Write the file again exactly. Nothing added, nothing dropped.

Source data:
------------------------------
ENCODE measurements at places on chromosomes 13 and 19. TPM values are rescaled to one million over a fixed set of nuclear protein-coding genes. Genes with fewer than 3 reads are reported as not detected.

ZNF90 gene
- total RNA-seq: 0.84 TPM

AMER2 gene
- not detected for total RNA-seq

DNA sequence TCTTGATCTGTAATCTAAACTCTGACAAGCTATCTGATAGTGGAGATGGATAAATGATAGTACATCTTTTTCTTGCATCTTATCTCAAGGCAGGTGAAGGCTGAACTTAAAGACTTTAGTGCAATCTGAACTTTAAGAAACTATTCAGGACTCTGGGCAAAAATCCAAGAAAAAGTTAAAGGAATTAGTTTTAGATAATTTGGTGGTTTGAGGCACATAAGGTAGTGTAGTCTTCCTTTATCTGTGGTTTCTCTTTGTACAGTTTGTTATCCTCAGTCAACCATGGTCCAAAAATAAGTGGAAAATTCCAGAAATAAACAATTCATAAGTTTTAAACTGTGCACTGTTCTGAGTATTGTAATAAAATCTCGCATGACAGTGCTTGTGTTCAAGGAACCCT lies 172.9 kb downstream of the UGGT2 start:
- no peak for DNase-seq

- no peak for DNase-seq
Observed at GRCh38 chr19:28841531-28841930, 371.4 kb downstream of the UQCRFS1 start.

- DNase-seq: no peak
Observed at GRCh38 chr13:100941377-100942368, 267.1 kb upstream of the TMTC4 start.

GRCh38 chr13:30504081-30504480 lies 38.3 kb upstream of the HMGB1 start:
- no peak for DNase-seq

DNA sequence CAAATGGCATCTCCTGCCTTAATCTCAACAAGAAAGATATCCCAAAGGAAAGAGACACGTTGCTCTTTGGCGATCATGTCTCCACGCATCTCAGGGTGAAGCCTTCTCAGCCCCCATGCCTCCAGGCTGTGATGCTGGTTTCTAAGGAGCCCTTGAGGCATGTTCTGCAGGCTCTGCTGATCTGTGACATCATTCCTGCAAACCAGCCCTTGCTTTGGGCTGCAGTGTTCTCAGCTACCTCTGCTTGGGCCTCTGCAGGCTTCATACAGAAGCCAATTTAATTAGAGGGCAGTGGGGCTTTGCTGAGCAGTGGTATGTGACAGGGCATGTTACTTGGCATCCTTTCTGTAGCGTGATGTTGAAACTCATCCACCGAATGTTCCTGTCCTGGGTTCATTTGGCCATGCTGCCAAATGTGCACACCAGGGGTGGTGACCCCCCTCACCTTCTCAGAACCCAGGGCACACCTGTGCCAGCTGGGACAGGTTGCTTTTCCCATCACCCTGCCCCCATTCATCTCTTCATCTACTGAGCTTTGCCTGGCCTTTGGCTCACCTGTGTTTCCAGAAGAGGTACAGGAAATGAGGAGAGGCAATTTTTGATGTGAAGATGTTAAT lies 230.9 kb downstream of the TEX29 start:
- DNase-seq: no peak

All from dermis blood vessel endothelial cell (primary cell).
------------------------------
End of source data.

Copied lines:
ENCODE measurements at places on chromosomes 13 and 19. TPM values are rescaled to one million over a fixed set of nuclear protein-coding genes. Genes with fewer than 3 reads are reported as not detected.

ZNF90 gene
- total RNA-seq: 0.84 TPM

AMER2 gene
- not detected for total RNA-seq

DNA sequence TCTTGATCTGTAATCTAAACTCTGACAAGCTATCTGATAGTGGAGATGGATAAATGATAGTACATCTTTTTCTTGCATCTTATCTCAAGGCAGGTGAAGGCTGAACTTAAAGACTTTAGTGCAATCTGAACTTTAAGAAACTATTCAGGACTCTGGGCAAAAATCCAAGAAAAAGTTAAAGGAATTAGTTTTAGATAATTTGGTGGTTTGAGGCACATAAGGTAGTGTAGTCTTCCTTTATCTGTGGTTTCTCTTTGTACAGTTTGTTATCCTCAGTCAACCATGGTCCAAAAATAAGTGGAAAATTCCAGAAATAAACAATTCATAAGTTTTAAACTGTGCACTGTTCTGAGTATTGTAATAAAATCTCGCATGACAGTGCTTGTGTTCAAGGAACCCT lies 172.9 kb downstream of the UGGT2 start:
- no peak for DNase-seq

- no peak for DNase-seq
Observed at GRCh38 chr19:28841531-28841930, 371.4 kb downstream of the UQCRFS1 start.

- DNase-seq: no peak
Observed at GRCh38 chr13:100941377-100942368, 267.1 kb upstream of the TMTC4 start.

GRCh38 chr13:30504081-30504480 lies 38.3 kb upstream of the HMGB1 start:
- no peak for DNase-seq

DNA sequence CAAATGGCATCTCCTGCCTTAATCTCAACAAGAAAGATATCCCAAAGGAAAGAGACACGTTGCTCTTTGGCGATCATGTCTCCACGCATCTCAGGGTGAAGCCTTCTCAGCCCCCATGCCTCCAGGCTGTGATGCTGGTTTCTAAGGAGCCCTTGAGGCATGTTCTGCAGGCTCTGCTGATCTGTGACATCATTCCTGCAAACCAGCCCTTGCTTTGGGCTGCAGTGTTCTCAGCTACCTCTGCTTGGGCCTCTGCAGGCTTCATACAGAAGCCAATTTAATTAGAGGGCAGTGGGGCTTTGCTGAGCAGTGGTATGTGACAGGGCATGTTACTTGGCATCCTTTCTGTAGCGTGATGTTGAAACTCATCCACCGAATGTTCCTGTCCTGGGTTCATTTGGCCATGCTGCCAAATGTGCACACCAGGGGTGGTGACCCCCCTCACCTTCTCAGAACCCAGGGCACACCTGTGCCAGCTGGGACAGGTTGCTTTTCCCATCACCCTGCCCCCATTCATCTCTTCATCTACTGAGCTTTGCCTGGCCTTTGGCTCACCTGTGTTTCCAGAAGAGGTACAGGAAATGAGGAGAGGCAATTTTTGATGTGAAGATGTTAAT lies 230.9 kb downstream of the TEX29 start:
- DNase-seq: no peak

All from dermis blood vessel endothelial cell (primary cell).